Committee on the Variation of Latitude: E. B. Littell, chairman; A. O. Leuschner, Frank Schlesinger. It was voted to ask the American Section of the International Geophysical Union to appoint a similar committee to confer and make a joint recommendation on the organization and method of handling the variation of latitude.

Committee on Standards of Wave-Length: Henry Crew, chairman; H. D. Babcock, Keivin Burns, W. W. Campbell, C. E. St. John.

Committee on Solar Rotation: C. E. St. John, chairman; W. S. Adams, Frank Schlesinger.

Committee on Eclipses: S. A. Mitchell, chairman; E. E. Barnard, H. D. Curtis.

Committee on Stellar Classification: H. N. Russell, chairman; Miss Annie J. Cannon, R. H. Curtiss.

Committee on Asteroids and Comets: A. O. Leuschner, chairman; E. W. Brown, G. H. Peters. Committee on Almanacs: W. S. Eichelberger, chairman; E. W. Brown, R. H. Tucker. Committee on Radial Velocities: W. W. Campbell, chairman; W. S. Adams, J. S. Plaskett. Committee on Double Stars: R. G. Aitken, chairman; Eric Doolittle, W. J. Hussey.

Committee on Notation, Units and Economy of Publication: W. J. Humphreys, chairman; E. B. Frost, A. O. Leuschner.

Committee on Meridian Astronomy: Benjamin Boss, chairman; F. B. Littell, Frank Schlesinger. Committee on Abstracts and Bibliographies: F. E. Fowle, chairman; H. D. Curtis, G. S. Fulcher. Committee on Research Surveys: G. E. Hale, chairman; F. R. Moulton, Harlow Shapley.

Committee on Stellar Photometry: F. H. Seares, chairman; S. I. Bailey, F. C. Jordan, J. A. Parkhurst, Joel Stebbins.

Committee on Wireless Determination of Longitude: J. A. Hoogewerff, chairman; W. W. Campbell, J. J. Carty. This committee was requested to

study the feasibility of determinations of longitude by wireless at widely distributed stations, and report on what seems to be the proper time and method for such undertakings.

Committee on Solar Radiation: C. G. Abbott was asked to prepare a report on solar radiation.

Committee on the Spectroheliograph: The Mount Wilson Solar Observatory was asked to prepare a report on work with the spectroheliograph.

Committee on Reform of the Calendar: R. T. Crawford, chairman; W. W. Campbell, Harold Jacoby.

The question of delegates to the Paris meeting was left to the executive committee with power.

It was voted that the section offer to act in astronomical matters as the agent of the Division of Physical Sciences of the National Research Council.

Various other items of organization and scientific interest were discussed by the section at the morning and afternoon sessions, and in the evening, without formal action.





THE University of St. Andrews, as reported by the London Times, has an interesting record of scientific service during the war, notwithstanding the fact that nearly all the men students and members of the staff of military age joined the fighting forces.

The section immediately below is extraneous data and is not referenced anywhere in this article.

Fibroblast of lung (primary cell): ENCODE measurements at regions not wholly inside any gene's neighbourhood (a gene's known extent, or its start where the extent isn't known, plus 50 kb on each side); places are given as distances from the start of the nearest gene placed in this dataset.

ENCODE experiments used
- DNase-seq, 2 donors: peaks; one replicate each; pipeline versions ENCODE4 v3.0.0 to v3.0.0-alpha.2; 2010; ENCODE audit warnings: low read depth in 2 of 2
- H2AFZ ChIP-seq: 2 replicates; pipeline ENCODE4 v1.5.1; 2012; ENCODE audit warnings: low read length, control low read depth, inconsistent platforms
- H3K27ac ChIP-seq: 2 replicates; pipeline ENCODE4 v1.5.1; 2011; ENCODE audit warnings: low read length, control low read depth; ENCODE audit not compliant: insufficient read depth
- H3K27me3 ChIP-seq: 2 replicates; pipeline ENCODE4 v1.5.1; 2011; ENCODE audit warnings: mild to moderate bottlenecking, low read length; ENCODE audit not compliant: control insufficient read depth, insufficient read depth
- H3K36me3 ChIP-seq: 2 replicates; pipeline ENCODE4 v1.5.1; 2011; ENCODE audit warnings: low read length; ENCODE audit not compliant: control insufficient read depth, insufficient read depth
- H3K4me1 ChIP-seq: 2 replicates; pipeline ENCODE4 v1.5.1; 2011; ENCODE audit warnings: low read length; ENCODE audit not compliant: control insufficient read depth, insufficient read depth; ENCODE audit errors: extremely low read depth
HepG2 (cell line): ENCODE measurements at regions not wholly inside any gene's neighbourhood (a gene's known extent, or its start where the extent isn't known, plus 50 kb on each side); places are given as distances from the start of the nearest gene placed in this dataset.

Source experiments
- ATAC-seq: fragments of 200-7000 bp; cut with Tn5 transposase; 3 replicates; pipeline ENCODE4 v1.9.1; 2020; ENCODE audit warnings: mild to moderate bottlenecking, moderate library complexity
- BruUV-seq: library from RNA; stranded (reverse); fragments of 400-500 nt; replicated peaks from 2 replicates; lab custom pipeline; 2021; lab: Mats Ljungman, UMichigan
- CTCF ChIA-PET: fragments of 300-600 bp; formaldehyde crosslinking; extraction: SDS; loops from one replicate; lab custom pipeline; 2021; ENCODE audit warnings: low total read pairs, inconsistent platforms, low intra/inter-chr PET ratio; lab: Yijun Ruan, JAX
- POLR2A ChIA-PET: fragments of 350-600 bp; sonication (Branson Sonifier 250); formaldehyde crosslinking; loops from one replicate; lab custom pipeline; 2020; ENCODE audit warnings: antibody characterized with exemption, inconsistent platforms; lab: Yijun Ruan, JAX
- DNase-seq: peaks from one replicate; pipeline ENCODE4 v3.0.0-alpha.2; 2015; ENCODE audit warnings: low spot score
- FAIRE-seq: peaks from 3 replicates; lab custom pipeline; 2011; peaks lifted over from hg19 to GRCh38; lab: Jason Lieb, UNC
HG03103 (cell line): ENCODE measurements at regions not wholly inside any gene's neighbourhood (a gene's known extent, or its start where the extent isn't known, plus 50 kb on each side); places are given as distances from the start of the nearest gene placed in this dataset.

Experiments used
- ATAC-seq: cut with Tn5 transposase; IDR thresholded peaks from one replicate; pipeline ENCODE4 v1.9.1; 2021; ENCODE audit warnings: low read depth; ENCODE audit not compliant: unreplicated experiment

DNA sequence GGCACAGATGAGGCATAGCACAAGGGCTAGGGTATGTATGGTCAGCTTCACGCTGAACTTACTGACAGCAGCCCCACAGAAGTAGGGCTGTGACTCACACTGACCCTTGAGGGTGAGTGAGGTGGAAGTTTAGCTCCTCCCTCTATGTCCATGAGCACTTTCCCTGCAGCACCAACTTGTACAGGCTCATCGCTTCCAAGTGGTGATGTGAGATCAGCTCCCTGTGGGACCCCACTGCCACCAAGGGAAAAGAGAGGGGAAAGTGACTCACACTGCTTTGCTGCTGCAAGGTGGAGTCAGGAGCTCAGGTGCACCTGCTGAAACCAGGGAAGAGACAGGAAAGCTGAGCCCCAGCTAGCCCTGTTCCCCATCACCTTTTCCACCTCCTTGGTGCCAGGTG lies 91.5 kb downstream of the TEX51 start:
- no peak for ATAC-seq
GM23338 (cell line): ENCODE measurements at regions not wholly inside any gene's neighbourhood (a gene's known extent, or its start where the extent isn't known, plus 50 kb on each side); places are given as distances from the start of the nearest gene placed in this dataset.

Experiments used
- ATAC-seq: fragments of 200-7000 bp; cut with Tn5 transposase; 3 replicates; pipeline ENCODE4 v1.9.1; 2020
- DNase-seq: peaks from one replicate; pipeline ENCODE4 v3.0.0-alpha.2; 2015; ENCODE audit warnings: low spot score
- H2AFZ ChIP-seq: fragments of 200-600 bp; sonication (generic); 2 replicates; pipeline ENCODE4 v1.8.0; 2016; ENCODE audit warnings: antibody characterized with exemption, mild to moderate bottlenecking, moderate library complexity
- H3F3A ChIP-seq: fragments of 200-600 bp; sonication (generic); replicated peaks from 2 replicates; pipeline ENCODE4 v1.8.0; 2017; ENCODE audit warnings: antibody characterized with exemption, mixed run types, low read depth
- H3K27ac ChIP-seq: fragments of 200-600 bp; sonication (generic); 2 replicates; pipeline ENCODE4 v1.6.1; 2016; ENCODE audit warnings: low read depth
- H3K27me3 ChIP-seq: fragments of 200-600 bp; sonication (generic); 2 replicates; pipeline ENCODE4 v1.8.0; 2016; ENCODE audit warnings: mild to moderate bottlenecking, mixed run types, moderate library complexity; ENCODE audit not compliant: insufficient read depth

One of the early difficulties encountered by the British Admiralty and War Office was the provision of the scarce and costly kinds of sugar used in bacteriological work, which before the war had been prepared in Germany. The St. Andrews Laboratory was able to provide supplies for the British and Allied governments. In some cases the raw material itself was not to be had and new synthetic methods were devised for its production. The laboratory took part in preparing novocain and the corresponding intermediates, new processes being developed which have been adopted successfully on a manufacturing scale. Other synthetic drugs were also produced.

Professor Irvine, the director of the laboratories, acted as chemical adviser to the Department of Propellant Supplies, and for two years and a half was responsible for investigations relating to the manufacture of the materials needed for making cordite. During the last eighteen months of the war the laboratory carried on researches into chemical shellfillings.

The general work of the university was restricted during the war. But, owing to the large number of women students, the courses qualifying for useful professions were kept up with the help of senior officials, who undertook additional duties, and of extra women teachers.

Without knowing what financial help will be forthcoming from the government or the Carnegie Trust, it is impossible to say anything very definite on the developments which will take place in the new conditions created by the war. The endowments of St. Andrews leave little margin for expansion. But in general the policy of the university authorities is rather to increase the facilities for higher study and research in existing departments than to dissipate energies over a wider range of subjects. The training of graduates in research methods has been a special feature of the university for many years. It is hoped to extend the research laboratories and to enable research graduates in chemistry to combine with a training based on fundamental scientific principles a better knowledge of the necessities and methods of manufacture. A start has indeed already been made in this direction.